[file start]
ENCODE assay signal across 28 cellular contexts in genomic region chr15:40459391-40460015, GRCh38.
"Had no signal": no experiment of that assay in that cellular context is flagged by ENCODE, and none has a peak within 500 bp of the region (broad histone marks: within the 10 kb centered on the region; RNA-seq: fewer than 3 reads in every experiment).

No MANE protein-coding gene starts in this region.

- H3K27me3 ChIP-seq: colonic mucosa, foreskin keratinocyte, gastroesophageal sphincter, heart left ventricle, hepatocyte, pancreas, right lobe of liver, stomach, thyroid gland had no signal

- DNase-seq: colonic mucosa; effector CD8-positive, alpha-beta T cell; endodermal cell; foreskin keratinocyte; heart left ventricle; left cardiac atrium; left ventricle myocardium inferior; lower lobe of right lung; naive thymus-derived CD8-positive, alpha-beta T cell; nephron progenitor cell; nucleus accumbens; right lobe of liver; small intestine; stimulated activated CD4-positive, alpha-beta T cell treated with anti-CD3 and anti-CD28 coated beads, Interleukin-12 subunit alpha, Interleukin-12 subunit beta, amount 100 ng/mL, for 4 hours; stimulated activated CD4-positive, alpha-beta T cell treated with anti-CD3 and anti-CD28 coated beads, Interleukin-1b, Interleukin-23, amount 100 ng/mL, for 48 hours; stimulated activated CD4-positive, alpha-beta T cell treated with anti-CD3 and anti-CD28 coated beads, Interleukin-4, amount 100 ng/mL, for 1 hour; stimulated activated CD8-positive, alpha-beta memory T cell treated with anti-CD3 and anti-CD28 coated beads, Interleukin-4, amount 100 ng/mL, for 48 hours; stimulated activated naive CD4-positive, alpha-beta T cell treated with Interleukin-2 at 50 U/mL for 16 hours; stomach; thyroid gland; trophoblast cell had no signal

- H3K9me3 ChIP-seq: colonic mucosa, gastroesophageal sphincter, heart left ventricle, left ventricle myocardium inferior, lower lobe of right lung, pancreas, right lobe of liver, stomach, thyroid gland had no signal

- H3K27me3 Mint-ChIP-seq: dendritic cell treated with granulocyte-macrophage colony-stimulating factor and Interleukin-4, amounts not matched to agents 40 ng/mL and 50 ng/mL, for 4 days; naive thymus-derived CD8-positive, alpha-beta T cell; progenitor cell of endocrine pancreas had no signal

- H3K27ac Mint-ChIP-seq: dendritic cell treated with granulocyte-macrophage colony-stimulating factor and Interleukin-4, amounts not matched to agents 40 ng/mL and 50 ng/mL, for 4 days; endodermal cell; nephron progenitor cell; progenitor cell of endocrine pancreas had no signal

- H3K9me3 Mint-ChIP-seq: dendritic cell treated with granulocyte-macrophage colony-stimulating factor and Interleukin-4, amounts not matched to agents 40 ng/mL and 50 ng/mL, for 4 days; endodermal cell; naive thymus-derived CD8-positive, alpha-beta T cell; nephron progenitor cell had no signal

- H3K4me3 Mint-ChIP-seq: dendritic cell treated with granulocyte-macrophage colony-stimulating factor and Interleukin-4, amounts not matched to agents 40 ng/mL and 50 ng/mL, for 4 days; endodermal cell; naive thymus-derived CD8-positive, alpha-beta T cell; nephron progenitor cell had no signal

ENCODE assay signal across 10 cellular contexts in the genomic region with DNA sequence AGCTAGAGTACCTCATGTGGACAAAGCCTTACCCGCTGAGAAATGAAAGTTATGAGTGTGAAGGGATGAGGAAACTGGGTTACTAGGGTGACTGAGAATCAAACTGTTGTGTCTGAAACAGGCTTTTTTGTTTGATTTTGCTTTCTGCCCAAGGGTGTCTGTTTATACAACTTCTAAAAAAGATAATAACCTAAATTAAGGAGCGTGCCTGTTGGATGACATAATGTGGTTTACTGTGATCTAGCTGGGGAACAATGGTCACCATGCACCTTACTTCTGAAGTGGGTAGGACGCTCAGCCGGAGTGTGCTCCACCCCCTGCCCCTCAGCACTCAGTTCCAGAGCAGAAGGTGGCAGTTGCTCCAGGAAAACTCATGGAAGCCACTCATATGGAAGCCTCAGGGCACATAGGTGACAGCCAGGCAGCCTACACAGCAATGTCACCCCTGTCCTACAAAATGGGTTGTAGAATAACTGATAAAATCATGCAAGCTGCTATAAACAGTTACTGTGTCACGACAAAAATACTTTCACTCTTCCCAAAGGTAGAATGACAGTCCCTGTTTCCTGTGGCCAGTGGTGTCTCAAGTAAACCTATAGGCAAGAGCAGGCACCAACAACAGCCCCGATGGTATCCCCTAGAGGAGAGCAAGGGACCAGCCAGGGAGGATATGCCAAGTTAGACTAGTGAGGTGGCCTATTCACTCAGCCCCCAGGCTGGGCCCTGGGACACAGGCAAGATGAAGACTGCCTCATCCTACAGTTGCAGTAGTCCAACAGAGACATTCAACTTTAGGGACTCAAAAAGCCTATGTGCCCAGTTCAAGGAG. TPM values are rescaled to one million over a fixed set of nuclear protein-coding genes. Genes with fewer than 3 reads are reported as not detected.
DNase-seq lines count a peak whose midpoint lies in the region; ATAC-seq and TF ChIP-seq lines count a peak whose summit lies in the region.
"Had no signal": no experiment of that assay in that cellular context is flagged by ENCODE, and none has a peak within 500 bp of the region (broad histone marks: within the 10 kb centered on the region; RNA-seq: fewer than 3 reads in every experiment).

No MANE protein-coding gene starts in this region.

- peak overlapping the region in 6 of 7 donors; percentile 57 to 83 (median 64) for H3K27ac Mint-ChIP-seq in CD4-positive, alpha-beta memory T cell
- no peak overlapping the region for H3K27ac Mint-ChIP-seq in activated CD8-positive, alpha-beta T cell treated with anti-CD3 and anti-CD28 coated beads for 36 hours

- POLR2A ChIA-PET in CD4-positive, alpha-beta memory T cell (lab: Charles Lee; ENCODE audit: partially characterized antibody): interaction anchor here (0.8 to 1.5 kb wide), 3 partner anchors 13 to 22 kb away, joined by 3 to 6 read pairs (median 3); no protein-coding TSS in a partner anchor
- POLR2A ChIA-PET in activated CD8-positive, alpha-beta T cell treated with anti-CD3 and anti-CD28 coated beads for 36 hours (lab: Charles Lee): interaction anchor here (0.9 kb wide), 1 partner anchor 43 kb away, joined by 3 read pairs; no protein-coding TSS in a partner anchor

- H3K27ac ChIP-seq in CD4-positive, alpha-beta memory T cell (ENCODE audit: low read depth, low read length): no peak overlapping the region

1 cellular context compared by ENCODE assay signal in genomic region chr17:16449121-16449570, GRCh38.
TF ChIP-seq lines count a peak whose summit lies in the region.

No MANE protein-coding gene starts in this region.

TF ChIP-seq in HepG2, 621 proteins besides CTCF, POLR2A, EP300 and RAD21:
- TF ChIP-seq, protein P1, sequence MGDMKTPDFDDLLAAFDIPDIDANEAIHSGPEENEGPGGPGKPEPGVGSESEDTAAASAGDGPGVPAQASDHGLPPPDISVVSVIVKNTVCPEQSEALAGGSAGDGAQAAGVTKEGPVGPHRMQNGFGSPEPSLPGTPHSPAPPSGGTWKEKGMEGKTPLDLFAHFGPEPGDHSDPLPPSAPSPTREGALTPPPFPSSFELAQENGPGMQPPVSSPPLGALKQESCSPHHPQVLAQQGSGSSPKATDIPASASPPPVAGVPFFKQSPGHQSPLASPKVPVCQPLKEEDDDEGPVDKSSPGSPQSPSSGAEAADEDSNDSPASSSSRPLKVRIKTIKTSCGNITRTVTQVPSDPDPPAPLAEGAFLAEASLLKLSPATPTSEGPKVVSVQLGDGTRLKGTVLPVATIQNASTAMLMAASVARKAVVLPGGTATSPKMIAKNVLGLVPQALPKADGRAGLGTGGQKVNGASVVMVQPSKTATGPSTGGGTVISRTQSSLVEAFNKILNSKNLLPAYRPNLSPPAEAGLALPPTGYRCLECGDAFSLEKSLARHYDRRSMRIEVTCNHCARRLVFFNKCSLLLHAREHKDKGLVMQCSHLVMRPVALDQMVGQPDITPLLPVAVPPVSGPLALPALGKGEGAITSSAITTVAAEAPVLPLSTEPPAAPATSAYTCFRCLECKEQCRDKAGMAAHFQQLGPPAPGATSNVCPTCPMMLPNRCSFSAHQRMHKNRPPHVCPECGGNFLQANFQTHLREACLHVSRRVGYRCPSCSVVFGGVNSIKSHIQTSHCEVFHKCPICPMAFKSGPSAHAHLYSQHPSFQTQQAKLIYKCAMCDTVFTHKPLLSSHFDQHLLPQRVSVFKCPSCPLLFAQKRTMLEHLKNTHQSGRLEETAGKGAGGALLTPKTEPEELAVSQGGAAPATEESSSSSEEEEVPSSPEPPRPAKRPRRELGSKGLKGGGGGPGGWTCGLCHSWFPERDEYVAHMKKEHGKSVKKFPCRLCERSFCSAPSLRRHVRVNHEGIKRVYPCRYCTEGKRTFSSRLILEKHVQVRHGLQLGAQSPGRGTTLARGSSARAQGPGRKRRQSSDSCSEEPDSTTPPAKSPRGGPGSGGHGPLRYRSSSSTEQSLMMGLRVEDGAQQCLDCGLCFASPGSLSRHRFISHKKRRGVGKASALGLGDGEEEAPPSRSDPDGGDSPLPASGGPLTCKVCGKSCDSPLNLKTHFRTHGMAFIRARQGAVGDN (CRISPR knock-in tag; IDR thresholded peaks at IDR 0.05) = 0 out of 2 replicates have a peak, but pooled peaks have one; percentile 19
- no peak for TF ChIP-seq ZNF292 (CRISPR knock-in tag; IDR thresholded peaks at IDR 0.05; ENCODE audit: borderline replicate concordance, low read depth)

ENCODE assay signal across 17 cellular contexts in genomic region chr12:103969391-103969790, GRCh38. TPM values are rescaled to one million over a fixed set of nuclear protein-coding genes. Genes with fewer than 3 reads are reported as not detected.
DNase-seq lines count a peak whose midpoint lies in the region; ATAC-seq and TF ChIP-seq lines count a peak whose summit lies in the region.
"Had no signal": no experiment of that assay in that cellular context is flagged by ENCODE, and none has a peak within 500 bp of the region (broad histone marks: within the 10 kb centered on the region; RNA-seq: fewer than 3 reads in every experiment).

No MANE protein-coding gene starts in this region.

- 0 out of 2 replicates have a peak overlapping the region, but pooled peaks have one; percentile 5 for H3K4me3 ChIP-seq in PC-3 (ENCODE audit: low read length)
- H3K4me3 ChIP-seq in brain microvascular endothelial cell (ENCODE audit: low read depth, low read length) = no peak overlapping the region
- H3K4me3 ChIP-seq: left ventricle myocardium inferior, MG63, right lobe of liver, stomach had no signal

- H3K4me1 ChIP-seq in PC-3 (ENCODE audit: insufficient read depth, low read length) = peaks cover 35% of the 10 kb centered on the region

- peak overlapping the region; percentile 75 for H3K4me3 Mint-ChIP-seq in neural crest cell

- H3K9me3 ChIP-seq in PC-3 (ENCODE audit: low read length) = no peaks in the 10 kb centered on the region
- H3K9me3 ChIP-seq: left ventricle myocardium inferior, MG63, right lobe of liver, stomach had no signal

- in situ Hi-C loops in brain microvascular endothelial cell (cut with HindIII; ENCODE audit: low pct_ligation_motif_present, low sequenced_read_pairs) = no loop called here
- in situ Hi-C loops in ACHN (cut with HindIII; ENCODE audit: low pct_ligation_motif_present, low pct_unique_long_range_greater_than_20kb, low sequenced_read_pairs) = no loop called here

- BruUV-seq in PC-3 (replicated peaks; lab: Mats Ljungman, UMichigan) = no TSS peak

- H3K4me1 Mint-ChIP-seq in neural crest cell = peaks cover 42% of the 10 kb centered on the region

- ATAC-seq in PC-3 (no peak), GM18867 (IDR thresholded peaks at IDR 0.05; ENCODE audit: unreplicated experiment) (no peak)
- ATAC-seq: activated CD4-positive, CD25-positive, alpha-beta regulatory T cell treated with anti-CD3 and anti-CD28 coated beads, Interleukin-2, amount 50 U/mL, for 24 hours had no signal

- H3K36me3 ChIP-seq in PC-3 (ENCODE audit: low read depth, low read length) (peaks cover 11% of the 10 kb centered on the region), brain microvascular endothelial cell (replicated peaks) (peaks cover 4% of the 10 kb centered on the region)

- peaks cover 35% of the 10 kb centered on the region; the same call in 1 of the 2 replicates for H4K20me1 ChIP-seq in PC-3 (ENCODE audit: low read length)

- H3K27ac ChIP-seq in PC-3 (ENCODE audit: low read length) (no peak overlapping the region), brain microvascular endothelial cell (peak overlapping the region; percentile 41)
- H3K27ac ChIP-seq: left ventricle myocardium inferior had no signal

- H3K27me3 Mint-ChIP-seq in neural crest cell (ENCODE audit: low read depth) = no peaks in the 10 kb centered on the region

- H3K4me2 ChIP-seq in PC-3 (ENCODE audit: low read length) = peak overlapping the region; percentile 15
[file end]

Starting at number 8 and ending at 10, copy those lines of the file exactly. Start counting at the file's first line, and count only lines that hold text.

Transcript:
- H3K27ac Mint-ChIP-seq: dendritic cell treated with granulocyte-macrophage colony-stimulating factor and Interleukin-4, amounts not matched to agents 40 ng/mL and 50 ng/mL, for 4 days; endodermal cell; nephron progenitor cell; progenitor cell of endocrine pancreas had no signal

- H3K9me3 Mint-ChIP-seq: dendritic cell treated with granulocyte-macrophage colony-stimulating factor and Interleukin-4, amounts not matched to agents 40 ng/mL and 50 ng/mL, for 4 days; endodermal cell; naive thymus-derived CD8-positive, alpha-beta T cell; nephron progenitor cell had no signal

- H3K4me3 Mint-ChIP-seq: dendritic cell treated with granulocyte-macrophage colony-stimulating factor and Interleukin-4, amounts not matched to agents 40 ng/mL and 50 ng/mL, for 4 days; endodermal cell; naive thymus-derived CD8-positive, alpha-beta T cell; nephron progenitor cell had no signal